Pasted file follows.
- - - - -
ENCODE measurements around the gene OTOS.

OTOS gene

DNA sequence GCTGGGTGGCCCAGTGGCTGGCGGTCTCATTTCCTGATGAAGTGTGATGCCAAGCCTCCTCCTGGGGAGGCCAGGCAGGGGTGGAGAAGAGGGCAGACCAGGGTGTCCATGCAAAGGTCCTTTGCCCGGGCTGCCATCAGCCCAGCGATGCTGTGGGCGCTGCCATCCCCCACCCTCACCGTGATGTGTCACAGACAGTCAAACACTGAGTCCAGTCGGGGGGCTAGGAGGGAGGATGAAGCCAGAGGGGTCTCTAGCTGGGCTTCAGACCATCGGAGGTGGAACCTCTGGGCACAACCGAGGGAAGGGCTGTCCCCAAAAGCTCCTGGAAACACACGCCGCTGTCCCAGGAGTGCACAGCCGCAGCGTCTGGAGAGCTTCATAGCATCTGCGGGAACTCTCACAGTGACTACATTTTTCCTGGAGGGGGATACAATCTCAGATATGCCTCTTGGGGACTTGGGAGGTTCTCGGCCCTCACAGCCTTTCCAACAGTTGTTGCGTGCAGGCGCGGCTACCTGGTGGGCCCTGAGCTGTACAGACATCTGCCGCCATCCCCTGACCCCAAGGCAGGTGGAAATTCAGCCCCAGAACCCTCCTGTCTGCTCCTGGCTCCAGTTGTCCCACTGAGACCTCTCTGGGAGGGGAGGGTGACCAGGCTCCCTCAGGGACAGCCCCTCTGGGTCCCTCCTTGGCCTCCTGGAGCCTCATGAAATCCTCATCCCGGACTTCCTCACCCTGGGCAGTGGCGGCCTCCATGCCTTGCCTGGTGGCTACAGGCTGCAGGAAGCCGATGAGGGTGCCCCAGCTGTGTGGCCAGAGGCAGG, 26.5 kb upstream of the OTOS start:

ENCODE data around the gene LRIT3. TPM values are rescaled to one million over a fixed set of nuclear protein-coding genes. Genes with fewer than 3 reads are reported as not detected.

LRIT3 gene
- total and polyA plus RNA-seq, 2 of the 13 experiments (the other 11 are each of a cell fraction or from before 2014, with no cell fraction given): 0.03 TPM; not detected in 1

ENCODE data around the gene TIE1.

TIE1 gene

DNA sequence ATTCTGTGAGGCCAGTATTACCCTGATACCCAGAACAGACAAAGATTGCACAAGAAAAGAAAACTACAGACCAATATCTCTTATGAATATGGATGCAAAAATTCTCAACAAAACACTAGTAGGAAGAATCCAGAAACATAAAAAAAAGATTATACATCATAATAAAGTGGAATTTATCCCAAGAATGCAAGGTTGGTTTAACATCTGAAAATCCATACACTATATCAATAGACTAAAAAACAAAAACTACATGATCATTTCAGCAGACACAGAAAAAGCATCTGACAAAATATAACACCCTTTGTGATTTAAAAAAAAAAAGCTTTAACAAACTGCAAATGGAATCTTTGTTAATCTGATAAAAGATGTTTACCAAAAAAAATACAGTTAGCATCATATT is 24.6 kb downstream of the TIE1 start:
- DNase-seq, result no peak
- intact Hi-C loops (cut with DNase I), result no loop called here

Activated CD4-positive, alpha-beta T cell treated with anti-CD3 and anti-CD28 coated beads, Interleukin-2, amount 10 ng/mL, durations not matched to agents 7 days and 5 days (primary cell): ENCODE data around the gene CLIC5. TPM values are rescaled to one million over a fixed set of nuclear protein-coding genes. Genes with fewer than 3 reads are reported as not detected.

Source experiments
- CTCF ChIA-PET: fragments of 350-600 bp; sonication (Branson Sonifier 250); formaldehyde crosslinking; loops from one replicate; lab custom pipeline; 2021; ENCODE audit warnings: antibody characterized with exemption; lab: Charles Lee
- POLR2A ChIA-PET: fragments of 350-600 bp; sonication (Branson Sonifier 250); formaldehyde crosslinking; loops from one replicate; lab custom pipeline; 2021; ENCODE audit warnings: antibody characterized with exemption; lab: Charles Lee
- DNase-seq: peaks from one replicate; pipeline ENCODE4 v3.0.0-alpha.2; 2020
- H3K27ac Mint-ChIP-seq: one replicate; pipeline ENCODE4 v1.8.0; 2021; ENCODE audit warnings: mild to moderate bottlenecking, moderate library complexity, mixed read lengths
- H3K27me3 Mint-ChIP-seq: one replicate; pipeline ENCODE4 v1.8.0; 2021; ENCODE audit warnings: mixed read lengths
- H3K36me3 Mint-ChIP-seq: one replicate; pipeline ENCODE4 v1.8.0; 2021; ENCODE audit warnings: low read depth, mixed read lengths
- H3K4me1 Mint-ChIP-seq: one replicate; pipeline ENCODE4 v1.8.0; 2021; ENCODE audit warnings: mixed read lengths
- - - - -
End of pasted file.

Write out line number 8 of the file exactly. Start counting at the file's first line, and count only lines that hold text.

TIE1 gene